OUT NEXT! – Zack Argyle talks Stones of Light

Hi, everyone! Happy Easter to those who are already on a chocolate binge, to those who will be, and to those who couldn’t care less. I hope you’re at least managing some time for all your most anticipated reads…Speaking of which, I come bearing gifts!

I’m very excited to premiere a new blog feature today of all days (best comeback since Jesus? Not that I went anywhere, lol). Not because there’s anything special about Easter but because I’m really happy about the reception this feature has gotten from the authors who have kindly agreed to join me on the blog in April.

I couldn’t have asked for a better author to premiere this feature either. Today, I bring you Zack Argyle, who graciously agreed to talk about his just released (today!) novel, Stones of Light, the sequel to his character-driven fantasy debut, Voice of War.

So what is this new feature you ask?


OUT NEXT! is a blog feature bringing you some of the best stories in the bookish world. Every month, authors come to the Wyrm to talk about their latest books, intent on gracing us with some of the most exciting new releases in the community. Sit back, relax, and hear from the megaminds (yes, this is a reference to a fantastic movie) creating the stories we love to explore. Let this feature be the Guide to your (next) favorite author/read!

Meet Zack Argyle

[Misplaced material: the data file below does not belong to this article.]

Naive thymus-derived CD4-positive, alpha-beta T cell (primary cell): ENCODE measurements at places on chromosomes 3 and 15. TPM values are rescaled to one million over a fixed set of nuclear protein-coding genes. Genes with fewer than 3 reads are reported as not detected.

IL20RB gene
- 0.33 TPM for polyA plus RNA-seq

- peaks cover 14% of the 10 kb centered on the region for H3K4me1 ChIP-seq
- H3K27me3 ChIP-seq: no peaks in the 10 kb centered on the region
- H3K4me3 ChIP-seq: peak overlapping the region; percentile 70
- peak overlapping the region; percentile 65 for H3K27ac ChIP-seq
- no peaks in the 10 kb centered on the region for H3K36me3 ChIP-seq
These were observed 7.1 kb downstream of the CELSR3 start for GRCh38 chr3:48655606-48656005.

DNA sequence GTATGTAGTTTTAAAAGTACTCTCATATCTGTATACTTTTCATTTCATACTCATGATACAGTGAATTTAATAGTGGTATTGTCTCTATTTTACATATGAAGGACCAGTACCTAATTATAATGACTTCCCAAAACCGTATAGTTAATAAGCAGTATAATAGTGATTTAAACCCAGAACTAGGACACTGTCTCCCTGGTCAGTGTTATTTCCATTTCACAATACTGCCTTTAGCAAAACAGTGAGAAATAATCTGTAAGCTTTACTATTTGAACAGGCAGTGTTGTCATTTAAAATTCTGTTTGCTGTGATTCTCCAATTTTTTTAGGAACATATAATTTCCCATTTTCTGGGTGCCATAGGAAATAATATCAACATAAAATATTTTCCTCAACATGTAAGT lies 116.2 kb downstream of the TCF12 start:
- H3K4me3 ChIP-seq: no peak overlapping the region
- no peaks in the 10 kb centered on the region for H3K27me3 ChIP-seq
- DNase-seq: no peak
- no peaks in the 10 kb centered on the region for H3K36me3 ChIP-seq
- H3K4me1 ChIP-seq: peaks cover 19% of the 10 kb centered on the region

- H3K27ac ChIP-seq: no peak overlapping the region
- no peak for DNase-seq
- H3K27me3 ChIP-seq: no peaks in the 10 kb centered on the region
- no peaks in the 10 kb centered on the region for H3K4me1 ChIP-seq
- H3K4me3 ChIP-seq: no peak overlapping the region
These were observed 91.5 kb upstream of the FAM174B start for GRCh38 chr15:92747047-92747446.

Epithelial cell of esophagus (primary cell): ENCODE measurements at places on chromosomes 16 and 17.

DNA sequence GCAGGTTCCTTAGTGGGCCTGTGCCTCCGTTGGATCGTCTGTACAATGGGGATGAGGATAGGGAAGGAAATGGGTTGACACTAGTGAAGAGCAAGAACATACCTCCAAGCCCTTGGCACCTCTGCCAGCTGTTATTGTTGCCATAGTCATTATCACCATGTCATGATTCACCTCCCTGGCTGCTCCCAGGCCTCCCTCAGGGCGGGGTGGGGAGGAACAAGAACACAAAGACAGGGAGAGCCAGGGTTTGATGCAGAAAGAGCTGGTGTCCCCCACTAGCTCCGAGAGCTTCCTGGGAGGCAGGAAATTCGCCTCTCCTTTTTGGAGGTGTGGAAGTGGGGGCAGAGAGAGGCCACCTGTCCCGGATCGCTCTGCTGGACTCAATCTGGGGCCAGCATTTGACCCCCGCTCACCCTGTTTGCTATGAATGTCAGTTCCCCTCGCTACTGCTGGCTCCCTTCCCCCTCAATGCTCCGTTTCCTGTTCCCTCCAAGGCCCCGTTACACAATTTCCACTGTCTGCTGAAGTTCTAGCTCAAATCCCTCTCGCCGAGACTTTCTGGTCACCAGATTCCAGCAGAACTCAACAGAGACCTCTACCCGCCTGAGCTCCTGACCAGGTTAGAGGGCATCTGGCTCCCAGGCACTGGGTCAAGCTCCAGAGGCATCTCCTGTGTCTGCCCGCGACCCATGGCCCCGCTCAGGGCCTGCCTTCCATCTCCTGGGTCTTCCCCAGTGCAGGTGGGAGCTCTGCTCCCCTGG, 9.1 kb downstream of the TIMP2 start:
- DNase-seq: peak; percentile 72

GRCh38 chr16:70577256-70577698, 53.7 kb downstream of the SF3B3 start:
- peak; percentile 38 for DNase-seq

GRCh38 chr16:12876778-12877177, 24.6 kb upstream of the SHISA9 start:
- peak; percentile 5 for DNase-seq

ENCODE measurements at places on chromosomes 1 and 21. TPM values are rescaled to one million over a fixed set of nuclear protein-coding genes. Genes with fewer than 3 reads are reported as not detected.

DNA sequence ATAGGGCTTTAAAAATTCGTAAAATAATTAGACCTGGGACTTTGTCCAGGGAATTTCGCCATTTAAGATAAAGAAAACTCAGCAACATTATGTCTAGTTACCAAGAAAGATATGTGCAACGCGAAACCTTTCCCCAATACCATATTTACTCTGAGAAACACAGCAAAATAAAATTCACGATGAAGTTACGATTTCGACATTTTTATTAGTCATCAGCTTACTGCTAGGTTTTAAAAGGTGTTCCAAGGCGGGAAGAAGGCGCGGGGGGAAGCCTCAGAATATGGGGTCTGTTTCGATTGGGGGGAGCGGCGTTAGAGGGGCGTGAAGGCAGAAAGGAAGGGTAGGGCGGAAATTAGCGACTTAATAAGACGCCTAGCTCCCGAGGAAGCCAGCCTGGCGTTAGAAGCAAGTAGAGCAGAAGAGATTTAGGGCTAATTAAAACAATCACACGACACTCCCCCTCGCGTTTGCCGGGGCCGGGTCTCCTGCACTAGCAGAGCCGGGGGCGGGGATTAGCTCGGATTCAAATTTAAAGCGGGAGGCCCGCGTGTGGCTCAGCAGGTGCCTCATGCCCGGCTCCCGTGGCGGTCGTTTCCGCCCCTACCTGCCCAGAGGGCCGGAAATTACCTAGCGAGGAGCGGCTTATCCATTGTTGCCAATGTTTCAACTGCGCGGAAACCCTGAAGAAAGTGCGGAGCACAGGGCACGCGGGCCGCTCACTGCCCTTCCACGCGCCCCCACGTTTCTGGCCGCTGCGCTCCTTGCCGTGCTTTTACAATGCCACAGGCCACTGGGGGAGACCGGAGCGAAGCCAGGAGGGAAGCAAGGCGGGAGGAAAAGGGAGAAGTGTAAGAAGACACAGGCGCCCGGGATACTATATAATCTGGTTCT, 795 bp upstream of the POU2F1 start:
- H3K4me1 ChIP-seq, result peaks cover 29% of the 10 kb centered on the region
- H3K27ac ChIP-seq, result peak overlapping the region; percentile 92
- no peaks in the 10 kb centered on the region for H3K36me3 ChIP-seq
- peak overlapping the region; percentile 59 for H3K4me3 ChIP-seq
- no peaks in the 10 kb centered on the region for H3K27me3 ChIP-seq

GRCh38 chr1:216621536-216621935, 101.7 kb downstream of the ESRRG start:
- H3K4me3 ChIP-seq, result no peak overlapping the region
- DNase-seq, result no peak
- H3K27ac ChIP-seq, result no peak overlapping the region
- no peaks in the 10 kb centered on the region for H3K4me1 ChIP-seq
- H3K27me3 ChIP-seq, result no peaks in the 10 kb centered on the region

Zack Argyle was raised with a wonderful family motto: donโ€™t let the truth get in the way of a good story. What better way than to write fiction? He spends his days writing code and his nights writing epic stories about family, love, loss, friendship, and pain all intermixed with a heavy dose of the fantastical.

Visit his author’s website: https://www.zackargyle.com/

๐Ÿ“ƒ Hi, Zack, welcome aboard the Wyrm! Thank you for being here to discuss Stones of Light, the second installment of your fantasy trilogy Threadlight. This story really shines bright through many ways, one of which its characters. So, for introductionโ€™s sake, can you ask your main characters to introduce you and the book?

Laurel leans forward with a bitter glare. โ€œZackโ€™s an overly happy grounder that has absolutely no care for the safety of my people.โ€

โ€œGive him a break,โ€ Chrys says. โ€œHeโ€™s a good family man. Two kids, a brilliant wife. Heโ€™s just trying his best.โ€

Alverax raises a brow. โ€œReally? Have you been in the same books as me? He literally had me wandering the desert naked in Voice of War.โ€

โ€œStay focused,โ€ Laurel says with a glare. โ€œWeโ€™re talking about book two. Stones of Light is about revenge.โ€

โ€œNo,โ€ Chrys says, shaking his head. โ€œNo, itโ€™s about family, survival, and what weโ€™re willing to do for those we love.โ€

Alverax stares at them both. โ€œAnd here I was thinking it was about the new dangers threatening to destroy the entire world as we know it!โ€

๐Ÿ“œ Put all of those together and we get an exciting story as much about character connection as high-stakes worldbuilding. As does your blurb, ending with the killer line: โ€œTogether, they doomed the world…now, they must save it.โ€. All three of the main characters begin this book having suffered profound transformation, now forced to deal with consequences outside their control. How does change and agency play into their separate and combined journeys?